Ariell Zimran
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Environmental Migration and Race during the Great American Drought, 1935-1940
with Christopher Sichko
and Aparna Howlader Draft Coming Soon!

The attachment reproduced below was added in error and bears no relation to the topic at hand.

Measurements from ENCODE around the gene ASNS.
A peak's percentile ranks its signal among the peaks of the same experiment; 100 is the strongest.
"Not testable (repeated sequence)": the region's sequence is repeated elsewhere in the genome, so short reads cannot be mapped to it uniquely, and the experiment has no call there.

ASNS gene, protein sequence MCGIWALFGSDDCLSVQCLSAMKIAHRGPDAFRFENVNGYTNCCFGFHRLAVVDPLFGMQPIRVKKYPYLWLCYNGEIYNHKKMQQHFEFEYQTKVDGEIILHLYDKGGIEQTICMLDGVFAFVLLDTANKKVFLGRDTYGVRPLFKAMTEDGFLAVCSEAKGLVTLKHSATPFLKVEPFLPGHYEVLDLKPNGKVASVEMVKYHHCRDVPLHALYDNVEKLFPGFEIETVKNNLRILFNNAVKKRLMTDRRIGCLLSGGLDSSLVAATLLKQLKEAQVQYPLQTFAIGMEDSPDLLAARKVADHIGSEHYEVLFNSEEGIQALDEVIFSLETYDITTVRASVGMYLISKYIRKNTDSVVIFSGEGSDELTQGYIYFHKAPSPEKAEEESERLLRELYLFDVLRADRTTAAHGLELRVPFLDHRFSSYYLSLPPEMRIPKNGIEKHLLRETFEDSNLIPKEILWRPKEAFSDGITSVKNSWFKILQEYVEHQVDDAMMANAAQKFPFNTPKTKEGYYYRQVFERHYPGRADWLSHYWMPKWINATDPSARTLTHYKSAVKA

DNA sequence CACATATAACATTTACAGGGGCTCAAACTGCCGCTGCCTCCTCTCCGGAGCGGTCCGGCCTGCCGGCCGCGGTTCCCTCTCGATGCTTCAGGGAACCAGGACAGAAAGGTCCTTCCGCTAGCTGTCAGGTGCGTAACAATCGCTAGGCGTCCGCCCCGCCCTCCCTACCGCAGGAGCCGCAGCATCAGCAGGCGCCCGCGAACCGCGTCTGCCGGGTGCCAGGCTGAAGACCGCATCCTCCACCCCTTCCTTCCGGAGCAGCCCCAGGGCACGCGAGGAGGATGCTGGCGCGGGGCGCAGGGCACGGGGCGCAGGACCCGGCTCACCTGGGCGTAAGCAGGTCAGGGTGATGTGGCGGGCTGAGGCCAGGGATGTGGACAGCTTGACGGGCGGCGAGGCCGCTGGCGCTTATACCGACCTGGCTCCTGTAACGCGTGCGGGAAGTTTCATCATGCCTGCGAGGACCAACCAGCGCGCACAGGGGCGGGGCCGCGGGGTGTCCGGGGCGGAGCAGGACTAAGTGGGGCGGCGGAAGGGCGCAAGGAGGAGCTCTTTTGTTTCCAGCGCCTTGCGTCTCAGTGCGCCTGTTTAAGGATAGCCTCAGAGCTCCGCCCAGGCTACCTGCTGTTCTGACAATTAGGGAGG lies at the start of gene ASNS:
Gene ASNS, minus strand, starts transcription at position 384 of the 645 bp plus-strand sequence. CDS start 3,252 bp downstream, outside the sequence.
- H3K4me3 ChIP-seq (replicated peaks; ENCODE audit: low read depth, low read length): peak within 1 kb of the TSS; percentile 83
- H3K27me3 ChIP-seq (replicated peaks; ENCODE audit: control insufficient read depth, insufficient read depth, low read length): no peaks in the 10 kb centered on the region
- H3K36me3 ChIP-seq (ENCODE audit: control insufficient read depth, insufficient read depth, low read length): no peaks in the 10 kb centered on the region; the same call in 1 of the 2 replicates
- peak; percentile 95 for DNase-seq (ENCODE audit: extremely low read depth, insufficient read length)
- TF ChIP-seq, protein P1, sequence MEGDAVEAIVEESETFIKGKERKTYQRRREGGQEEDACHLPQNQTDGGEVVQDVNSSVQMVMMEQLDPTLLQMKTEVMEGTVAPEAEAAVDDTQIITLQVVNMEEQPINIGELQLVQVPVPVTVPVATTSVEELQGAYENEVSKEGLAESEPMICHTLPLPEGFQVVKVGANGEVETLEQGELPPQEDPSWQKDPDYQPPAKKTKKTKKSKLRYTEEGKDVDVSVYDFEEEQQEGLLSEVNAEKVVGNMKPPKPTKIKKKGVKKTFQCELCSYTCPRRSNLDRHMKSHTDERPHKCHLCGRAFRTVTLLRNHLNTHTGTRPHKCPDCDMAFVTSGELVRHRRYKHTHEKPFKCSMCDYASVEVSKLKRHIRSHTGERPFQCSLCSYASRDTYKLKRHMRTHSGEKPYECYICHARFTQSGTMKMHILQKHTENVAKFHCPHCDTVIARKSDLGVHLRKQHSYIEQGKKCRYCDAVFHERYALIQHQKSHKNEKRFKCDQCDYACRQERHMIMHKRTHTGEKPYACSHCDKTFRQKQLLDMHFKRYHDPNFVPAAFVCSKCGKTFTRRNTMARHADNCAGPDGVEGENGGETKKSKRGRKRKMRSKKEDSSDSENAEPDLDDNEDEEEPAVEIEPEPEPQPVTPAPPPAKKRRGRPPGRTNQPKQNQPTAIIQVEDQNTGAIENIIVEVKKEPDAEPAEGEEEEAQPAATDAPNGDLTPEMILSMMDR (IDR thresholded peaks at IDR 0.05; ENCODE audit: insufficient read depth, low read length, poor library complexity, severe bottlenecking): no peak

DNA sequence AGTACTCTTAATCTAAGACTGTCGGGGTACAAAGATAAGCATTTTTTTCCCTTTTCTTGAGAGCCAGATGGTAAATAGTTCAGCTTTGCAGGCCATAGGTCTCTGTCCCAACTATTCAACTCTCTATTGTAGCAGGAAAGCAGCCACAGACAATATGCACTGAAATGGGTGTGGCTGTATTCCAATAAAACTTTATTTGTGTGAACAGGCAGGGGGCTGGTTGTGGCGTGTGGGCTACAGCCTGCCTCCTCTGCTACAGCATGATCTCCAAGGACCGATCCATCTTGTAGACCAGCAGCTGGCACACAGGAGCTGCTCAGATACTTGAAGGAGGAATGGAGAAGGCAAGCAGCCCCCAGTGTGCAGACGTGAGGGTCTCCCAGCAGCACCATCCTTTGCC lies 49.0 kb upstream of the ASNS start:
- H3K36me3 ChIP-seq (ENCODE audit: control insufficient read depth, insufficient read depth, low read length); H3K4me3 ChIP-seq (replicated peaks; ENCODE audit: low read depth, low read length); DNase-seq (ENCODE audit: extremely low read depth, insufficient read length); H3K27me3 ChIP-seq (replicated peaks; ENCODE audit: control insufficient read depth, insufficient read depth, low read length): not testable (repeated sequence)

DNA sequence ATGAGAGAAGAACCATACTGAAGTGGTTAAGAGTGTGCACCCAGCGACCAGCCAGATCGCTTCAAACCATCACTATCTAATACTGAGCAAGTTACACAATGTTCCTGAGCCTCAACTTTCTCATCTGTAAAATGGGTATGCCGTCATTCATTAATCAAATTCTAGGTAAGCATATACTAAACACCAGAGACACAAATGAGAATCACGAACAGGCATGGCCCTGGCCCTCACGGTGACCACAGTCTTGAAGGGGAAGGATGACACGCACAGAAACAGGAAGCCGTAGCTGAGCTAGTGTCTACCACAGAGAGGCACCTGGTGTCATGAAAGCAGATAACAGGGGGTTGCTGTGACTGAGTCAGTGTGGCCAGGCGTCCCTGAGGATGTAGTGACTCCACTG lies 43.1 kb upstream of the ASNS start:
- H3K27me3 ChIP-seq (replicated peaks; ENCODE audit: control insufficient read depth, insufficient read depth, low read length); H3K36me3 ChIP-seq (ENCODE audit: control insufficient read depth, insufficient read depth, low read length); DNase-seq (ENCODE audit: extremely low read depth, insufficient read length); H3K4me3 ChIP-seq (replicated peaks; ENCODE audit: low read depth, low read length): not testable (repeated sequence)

We study racial differences in internal migration responses to one of the most severe climatic shocks in US history---the Great American Drought of the 1930s. Using data from the 1940 census on 65 million adults, we find that individuals exposed to more severe drought between 1935 and 1940 were more likely to make an inter-county move in this period, and that this responsiveness was greater for blacks than for whites. Blacks' migration premium came despite blacks' systematic disadvantage in the economy of the 1930s and evidence along dimensions other than race that disadvantage may have limited individuals' ability to adapt to the drought through migration: for both blacks and whites, the migration of individuals with less education was less responsive to drought than was that of more educated individuals. We argue that these patterns were, in part, the product of the disparate effects of federal relief spending under the Agricultural Adjustment Act (AAA): we find that such spending, which has been shown to have encouraged emigration of tenants, sharecroppers, and farm laborers by taking land out of production, had a greater emigration-inducing effects on blacks than on whites, and that controlling for AAA spending reduces, and in some cases eliminates, blacks' migration premium in response to drought. These results help to better understand the mechanisms governing migration responses to natural disasters and the role that migration and government policy can play in disadvantaged groups' responses to natural disasters.